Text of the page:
It seems to me that the younger pupils remain pretty selfless, being readily willing to share and give to others, lessons learned through the effective socialising behaviours of early infancy and nursery. And these Sixth Formers seem cut out of the same mould, perhaps because they have grown through that period of time from ‘tween to early teen’ in which ‘vanity’ becomes apparently something children these days are permitted to catch. Perhaps they need to, rather like chickenpox, so they become immune to it later on, but I’m not so certain, because the characteristics of the vainglorious once learned are hard to lose.

So here’s my pitch for 2019, we need to encourage children of all ages to worry a little bit more, to get cross about some small part of humanity’s ‘stakehold’ which doesn’t feel fairly distributed, and then work with them so they can learn how to make a choice of action to take and then do just that ‘something’ that will make a difference. This will require us as adults to get out of our comfort zone too, so I am not talking about ‘making sure your coca can is recycled’ in the correct trash can. Over the generations I’ve seen so many local initiatives come to successful fruition, most notably the Alexander Devine Hospice (a place) and Kids in Sports (a service). If we don’t clear the waterways of Maidenhead, who will?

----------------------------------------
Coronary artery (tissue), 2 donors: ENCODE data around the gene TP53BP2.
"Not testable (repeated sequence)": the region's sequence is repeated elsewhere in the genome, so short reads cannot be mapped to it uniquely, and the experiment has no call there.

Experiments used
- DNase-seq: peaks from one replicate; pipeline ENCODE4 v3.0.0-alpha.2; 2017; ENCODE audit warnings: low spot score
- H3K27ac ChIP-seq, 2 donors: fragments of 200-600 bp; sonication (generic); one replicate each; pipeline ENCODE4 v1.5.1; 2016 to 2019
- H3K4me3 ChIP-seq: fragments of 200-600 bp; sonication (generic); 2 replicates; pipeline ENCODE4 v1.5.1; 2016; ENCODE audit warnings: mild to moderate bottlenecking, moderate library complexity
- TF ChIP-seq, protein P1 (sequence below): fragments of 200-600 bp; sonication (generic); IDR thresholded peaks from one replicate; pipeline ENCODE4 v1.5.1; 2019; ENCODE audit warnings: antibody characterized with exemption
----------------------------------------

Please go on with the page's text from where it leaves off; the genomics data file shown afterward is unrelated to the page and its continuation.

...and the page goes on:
Waiting lists for Cubs and Scout groups grow by the yard, because we don’t have sufficient adults finding the time to become suitably qualified. It may be that their time has come and gone (I don’t think so), but it is true that here at school we are tweaking the Year 9 programme to ensure all the boys and girls have the opportunity to pursue the Duke of Edinburgh’s award at Bronze level, squeezing out a bit more juice from what we do to ensure our young people learn that volunteering and acquiring new skills and being uncomfortable under canvas and expeditioning for 2 days without the internet are actually fun things to do.

If we get this right, all 110 of our 14 year old cohort will gain the widest-ly recognised starter qualification in leadership in the World. Here’s the DofE peeps writing about this from their website: